By allowing ads to appear on this site, you support the local businesses who, in turn, support great journalism.
Hall County employees clinic, pharmacy to open today
0105CLINIC 0006
Vicky Anderson, lead pharmacy technician, places labels on shelves under prescription bottles at HCG Family Health Center to preapare for opening day. The building was renovated from a library into the health center. - photo by Erin O. Smith

HCG Family Health Center

Clinic hours: 7:30 a.m. to 5 p.m. Monday, 8:30 a.m. to 6 p.m. Tuesday and Thursday, 7:30 a.m. to noon Wednesday, 9 a.m. to 4 p.m. Friday and 9 a.m. to 1 p.m. Saturday; no appointments available between 1 and 1:30 p.m.

Pharmacy hours: 8:30 a.m. to 6 p.m. Monday, Tuesday, Thursday and Friday; 8:30 a.m. to 1 p.m. Wednesday and 8:30 a.m. to noon Saturday; always closed 1:30-2 p.m.

Where: 2434 Old Cornelia Highway, Gainesville

Ribbon cutting: Saturday

Doors open early this morning at the HCG Family Health Center, a clinic and pharmacy serving county employees, at 2434 Old Cornelia Highway in Rabbittown.

With an approximately $60,000 budget, inmate labor and the services of the public works department, Hall County wrapped up renovations to the old East Hall library branch last week.

Now the pharmacy is stocked, the exam rooms are ready, even the entrance was repaved.

The clinic serves all county employees, retirees and their dependents covered by Hall’s health plans.

Human Resources Director Bill Moats said the Drug Enforcement Administration had finished its inspection, and all security had been implemented.

Moats said the clinic and pharmacy will be open Monday through Saturday, with half-day Wednesdays in order to free up a few Saturday hours, and closed on Sundays.

Hall officials have said the move to open their own clinic and pharmacy will generate significant annual savings in the county’s health care costs, about $500,000 in the first year, according to estimates.

“I think it’s very exciting that it’s all come together,” said Commissioner Jeff Stowe, adding that using a building already owned by the county helped lower costs for taxpayers.

Opening the clinic and pharmacy today also coincides with changes to the county’s health plans.

Purported savings related to the clinic could stem from a reduction in the number of urgent and emergency care visits to the hospital by county workers.

The county has 1,132 active employees covered by its medical plan, and 2,802 members including dependents. Retirees and their dependents account for an additional 389 members.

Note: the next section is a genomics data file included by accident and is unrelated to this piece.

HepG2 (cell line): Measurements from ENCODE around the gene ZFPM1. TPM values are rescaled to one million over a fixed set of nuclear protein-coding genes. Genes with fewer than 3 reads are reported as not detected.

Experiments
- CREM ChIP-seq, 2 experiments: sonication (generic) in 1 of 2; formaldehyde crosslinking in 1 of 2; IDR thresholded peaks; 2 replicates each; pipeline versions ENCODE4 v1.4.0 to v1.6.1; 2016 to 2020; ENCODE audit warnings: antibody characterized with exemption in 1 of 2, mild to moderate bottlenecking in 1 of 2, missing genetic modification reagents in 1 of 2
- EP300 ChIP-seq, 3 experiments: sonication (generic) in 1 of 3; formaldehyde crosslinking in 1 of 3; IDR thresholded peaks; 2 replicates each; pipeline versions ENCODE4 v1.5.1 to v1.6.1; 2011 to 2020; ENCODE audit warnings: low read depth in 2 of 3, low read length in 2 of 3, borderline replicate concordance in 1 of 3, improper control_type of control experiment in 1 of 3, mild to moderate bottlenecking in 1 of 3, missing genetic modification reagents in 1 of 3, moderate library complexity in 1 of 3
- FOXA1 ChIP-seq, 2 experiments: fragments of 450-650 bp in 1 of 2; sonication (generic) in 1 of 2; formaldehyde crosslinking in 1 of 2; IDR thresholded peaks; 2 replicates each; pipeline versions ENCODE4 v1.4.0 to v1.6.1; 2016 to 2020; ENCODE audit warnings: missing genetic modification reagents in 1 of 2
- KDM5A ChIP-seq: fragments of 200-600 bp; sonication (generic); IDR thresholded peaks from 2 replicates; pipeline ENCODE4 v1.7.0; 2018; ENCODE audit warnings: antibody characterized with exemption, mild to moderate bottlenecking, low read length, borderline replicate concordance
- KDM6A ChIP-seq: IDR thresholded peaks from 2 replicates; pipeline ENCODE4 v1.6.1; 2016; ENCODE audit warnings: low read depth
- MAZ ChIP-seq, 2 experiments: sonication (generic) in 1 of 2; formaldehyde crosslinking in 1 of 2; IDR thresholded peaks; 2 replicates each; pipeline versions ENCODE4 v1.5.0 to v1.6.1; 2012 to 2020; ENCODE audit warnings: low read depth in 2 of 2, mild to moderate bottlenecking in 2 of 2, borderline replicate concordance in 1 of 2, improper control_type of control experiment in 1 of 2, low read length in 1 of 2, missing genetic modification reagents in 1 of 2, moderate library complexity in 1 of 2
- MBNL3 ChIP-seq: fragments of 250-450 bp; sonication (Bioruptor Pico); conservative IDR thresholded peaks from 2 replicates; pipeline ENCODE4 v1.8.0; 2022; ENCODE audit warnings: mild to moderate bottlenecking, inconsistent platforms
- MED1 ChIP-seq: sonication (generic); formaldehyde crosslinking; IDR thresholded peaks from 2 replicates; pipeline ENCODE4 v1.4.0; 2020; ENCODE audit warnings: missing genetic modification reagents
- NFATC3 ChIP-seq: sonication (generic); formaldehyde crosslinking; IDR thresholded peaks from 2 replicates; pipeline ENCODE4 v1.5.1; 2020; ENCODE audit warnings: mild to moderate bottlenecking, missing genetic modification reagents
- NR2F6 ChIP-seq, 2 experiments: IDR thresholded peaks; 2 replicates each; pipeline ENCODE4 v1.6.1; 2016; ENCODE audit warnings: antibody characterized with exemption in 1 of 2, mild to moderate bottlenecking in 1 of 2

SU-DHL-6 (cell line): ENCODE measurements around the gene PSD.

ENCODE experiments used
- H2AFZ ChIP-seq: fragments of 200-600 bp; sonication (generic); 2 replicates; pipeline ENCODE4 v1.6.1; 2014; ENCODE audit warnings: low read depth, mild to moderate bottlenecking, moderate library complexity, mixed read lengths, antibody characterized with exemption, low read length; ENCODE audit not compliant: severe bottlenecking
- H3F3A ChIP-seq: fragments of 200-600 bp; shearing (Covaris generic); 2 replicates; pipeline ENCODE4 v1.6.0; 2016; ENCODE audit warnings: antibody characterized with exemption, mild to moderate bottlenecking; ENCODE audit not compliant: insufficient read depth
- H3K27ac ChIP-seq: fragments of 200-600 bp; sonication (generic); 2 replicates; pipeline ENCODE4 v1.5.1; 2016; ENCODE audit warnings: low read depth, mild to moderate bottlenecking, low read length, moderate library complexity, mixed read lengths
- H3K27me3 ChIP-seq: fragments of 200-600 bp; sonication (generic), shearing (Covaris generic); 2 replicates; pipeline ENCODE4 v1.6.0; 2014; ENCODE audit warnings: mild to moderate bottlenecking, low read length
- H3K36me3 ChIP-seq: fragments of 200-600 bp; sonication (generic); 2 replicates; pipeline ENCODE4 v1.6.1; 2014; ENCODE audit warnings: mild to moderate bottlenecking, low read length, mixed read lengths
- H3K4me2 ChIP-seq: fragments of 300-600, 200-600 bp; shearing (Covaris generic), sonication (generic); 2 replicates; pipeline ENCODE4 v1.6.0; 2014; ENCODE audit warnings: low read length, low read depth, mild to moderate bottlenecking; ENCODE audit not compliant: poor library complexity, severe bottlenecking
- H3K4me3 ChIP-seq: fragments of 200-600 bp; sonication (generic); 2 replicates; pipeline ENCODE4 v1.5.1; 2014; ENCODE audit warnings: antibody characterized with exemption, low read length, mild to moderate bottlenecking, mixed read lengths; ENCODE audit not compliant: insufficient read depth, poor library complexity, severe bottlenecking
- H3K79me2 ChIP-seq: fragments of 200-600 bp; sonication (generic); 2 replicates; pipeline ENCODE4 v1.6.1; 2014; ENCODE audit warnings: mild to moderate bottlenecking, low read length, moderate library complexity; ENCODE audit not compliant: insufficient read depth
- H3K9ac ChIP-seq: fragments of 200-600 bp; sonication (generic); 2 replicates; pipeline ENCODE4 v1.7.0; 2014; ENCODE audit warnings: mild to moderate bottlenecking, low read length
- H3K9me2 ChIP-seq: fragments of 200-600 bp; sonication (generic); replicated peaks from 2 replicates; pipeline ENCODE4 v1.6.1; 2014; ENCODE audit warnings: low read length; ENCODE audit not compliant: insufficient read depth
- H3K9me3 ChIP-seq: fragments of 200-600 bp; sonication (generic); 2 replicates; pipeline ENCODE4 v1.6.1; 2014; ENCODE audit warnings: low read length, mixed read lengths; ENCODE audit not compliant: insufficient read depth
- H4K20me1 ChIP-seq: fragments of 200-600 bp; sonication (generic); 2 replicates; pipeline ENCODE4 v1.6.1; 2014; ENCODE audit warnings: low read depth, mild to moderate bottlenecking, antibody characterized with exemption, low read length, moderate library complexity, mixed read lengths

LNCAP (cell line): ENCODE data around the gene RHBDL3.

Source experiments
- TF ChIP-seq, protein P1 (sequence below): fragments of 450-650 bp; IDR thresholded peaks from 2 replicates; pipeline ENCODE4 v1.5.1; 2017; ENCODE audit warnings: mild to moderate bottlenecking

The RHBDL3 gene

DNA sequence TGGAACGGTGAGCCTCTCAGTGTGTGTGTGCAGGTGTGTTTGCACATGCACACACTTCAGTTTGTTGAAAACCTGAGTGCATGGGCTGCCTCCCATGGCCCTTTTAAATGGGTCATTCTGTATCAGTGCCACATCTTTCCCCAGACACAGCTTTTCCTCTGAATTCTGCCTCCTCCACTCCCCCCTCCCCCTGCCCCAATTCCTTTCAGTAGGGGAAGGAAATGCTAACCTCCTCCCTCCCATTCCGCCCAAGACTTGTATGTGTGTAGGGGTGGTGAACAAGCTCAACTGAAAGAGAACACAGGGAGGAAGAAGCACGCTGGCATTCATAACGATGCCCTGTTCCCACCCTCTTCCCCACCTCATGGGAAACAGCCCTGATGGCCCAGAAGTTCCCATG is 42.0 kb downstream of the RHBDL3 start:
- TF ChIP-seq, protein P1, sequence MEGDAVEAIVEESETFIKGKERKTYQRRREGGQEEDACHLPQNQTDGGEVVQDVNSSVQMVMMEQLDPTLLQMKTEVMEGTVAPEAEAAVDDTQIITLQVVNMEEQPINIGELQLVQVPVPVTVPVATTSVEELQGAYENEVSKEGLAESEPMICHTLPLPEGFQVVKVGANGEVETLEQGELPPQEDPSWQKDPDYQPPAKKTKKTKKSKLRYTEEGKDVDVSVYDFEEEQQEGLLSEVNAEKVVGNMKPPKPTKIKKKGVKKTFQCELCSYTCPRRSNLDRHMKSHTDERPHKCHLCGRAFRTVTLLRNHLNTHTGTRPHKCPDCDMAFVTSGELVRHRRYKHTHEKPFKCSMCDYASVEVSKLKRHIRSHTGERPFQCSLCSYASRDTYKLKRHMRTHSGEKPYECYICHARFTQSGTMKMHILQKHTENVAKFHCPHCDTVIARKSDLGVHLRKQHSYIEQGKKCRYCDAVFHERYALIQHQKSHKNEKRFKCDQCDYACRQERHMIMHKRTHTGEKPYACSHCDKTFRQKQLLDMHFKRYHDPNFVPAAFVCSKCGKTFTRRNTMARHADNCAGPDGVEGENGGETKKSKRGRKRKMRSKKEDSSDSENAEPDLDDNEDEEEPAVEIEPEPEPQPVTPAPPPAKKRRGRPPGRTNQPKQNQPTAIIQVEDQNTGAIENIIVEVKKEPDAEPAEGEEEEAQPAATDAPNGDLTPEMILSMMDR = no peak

County officials expect to be able to purchase and distribute prescription drugs at a lower cost for employees on its health plan.

The out-of-pocket cost for a generic drug will be just $4 at the county pharmacy but will cost $20 at a retail pharmacy.

In an effort to encourage county employees to use the clinic and pharmacy, Hall officials have approved increases in deductibles for both in-network and out-of-network visits, while also increasing copays for emergency room and urgent care services.

Moreover, there will be no copays for visits to the county clinic, while the copay for a visit to a primary care doctor remains $20. Visits to a specialist will rise to $40.

Employees will not see any change in their overall medical premiums as the county will absorb the expected 2.9 percent increase.

The county has shifted its pharmacy benefit manager to Cigna, which Moats said will save the county about $1.7 million over the next three years.

“I think employees are going to like it,” Commissioner Scott Gibbs said of the health plan changes and opening of the clinic/pharmacy.

Representatives of local retail pharmacies, as well as some private physicians, have expressed concern about the county opening its own clinic and pharmacy for employees, arguing local government should not compete unfairly with the private sector.

County officials said employees will still be allowed to use retail pharmacies and visit their primary care physicians if they choose.

County officials said it is imperative to track hard numbers on cost savings.

An effort to get the city of Gainesville to partner in opening the clinic and pharmacy was rejected, with city officials saying they intend to keep operating their own clinic off West Ridge Road.

“We will watch the cost,” Stowe said. “I hope the city will see what a first-class facility this is.”

Regional events